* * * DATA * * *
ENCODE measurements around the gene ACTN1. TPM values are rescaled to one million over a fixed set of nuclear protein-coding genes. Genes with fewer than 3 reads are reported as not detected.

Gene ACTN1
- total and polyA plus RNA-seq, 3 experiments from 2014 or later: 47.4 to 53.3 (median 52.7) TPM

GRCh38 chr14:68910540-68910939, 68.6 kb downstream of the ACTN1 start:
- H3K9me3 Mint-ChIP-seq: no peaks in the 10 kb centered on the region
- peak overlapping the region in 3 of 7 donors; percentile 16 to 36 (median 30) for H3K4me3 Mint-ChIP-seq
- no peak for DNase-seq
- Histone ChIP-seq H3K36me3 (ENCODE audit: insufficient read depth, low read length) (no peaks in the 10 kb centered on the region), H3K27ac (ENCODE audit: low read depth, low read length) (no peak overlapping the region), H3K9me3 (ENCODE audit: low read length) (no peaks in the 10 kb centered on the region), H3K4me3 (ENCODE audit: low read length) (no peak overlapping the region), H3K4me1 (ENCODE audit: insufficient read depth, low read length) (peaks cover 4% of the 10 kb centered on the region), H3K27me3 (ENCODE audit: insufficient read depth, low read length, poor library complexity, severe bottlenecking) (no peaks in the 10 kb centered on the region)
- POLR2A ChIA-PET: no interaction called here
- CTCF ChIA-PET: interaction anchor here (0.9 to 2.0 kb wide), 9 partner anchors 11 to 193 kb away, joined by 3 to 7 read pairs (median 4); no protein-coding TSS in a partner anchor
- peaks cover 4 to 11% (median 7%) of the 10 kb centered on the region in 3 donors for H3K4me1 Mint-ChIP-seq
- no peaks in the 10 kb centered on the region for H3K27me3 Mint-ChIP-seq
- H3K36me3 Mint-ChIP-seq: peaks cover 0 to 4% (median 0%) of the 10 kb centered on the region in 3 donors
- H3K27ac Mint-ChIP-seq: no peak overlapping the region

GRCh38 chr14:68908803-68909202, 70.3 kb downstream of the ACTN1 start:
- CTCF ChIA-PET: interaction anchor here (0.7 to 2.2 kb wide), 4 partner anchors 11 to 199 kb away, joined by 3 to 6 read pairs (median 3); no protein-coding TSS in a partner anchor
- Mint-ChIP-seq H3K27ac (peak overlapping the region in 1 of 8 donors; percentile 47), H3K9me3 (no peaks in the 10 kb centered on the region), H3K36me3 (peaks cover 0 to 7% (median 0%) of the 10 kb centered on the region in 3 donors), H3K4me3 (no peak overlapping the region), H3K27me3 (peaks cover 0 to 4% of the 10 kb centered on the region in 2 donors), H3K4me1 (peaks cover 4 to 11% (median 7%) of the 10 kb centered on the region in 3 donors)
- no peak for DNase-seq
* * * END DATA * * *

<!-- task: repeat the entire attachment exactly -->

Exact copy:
ENCODE measurements around the gene ACTN1. TPM values are rescaled to one million over a fixed set of nuclear protein-coding genes. Genes with fewer than 3 reads are reported as not detected.

Gene ACTN1
- total and polyA plus RNA-seq, 3 experiments from 2014 or later: 47.4 to 53.3 (median 52.7) TPM

GRCh38 chr14:68910540-68910939, 68.6 kb downstream of the ACTN1 start:
- H3K9me3 Mint-ChIP-seq: no peaks in the 10 kb centered on the region
- peak overlapping the region in 3 of 7 donors; percentile 16 to 36 (median 30) for H3K4me3 Mint-ChIP-seq
- no peak for DNase-seq
- Histone ChIP-seq H3K36me3 (ENCODE audit: insufficient read depth, low read length) (no peaks in the 10 kb centered on the region), H3K27ac (ENCODE audit: low read depth, low read length) (no peak overlapping the region), H3K9me3 (ENCODE audit: low read length) (no peaks in the 10 kb centered on the region), H3K4me3 (ENCODE audit: low read length) (no peak overlapping the region), H3K4me1 (ENCODE audit: insufficient read depth, low read length) (peaks cover 4% of the 10 kb centered on the region), H3K27me3 (ENCODE audit: insufficient read depth, low read length, poor library complexity, severe bottlenecking) (no peaks in the 10 kb centered on the region)
- POLR2A ChIA-PET: no interaction called here
- CTCF ChIA-PET: interaction anchor here (0.9 to 2.0 kb wide), 9 partner anchors 11 to 193 kb away, joined by 3 to 7 read pairs (median 4); no protein-coding TSS in a partner anchor
- peaks cover 4 to 11% (median 7%) of the 10 kb centered on the region in 3 donors for H3K4me1 Mint-ChIP-seq
- no peaks in the 10 kb centered on the region for H3K27me3 Mint-ChIP-seq
- H3K36me3 Mint-ChIP-seq: peaks cover 0 to 4% (median 0%) of the 10 kb centered on the region in 3 donors
- H3K27ac Mint-ChIP-seq: no peak overlapping the region

GRCh38 chr14:68908803-68909202, 70.3 kb downstream of the ACTN1 start:
- CTCF ChIA-PET: interaction anchor here (0.7 to 2.2 kb wide), 4 partner anchors 11 to 199 kb away, joined by 3 to 6 read pairs (median 3); no protein-coding TSS in a partner anchor
- Mint-ChIP-seq H3K27ac (peak overlapping the region in 1 of 8 donors; percentile 47), H3K9me3 (no peaks in the 10 kb centered on the region), H3K36me3 (peaks cover 0 to 7% (median 0%) of the 10 kb centered on the region in 3 donors), H3K4me3 (no peak overlapping the region), H3K27me3 (peaks cover 0 to 4% of the 10 kb centered on the region in 2 donors), H3K4me1 (peaks cover 4 to 11% (median 7%) of the 10 kb centered on the region in 3 donors)
- no peak for DNase-seq